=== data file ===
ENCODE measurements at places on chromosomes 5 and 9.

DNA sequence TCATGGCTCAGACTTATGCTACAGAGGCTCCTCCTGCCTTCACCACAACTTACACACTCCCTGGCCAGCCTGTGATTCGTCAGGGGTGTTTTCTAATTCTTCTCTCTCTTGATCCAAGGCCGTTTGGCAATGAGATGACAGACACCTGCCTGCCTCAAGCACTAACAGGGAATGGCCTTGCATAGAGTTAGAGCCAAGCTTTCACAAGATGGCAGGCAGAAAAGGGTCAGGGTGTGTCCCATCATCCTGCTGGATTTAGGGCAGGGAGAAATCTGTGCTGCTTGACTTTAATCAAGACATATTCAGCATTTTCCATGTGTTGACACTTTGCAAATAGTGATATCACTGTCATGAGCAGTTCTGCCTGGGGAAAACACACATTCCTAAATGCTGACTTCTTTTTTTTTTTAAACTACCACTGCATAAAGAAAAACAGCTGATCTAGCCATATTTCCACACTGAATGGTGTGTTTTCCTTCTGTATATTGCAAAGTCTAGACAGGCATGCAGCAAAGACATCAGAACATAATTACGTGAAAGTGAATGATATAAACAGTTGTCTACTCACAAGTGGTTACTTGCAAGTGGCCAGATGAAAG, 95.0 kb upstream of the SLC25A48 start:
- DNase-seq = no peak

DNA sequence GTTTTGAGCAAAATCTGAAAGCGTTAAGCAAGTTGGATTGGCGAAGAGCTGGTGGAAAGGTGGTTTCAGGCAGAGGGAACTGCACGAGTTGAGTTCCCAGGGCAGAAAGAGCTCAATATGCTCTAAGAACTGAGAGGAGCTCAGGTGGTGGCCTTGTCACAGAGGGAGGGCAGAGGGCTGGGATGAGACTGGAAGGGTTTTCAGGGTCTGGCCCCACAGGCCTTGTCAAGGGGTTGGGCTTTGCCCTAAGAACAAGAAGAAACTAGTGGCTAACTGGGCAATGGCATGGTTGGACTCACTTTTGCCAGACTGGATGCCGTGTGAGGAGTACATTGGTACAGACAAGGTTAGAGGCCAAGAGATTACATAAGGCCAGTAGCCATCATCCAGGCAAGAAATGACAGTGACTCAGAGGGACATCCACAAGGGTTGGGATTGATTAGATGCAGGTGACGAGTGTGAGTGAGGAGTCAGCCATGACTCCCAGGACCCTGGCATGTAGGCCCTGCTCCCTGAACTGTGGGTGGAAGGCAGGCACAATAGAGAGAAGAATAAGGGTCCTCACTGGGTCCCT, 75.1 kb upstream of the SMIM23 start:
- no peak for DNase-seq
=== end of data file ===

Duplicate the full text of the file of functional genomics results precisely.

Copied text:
ENCODE measurements at places on chromosomes 5 and 9.

DNA sequence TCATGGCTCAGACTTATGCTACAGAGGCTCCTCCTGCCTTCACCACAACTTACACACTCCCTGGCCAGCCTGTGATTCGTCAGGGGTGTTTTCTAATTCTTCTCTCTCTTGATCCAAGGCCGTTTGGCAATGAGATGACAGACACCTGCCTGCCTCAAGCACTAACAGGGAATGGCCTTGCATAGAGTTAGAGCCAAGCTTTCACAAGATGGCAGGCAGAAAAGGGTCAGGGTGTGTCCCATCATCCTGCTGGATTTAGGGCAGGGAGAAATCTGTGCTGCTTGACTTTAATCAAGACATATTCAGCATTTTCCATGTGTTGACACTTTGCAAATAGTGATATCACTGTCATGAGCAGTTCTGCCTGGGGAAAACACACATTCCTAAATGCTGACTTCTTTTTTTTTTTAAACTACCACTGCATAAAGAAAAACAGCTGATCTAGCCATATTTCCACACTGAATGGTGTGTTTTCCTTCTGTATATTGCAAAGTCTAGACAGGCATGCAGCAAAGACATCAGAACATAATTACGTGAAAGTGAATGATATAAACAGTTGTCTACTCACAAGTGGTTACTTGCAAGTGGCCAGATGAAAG, 95.0 kb upstream of the SLC25A48 start:
- DNase-seq = no peak

DNA sequence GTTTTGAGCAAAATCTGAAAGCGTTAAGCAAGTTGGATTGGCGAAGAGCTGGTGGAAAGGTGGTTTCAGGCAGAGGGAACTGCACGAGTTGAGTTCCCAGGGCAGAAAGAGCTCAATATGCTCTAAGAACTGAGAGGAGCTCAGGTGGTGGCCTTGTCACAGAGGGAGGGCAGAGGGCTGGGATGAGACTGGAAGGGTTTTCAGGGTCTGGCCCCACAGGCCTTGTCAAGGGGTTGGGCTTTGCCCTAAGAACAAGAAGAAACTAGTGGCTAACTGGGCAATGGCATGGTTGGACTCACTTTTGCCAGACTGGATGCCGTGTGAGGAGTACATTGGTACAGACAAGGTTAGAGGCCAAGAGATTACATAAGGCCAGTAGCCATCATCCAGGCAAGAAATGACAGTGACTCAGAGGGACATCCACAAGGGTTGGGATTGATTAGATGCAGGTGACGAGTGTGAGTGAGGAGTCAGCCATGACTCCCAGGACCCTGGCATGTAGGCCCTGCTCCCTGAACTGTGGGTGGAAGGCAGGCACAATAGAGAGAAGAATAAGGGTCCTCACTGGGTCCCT, 75.1 kb upstream of the SMIM23 start:
- no peak for DNase-seq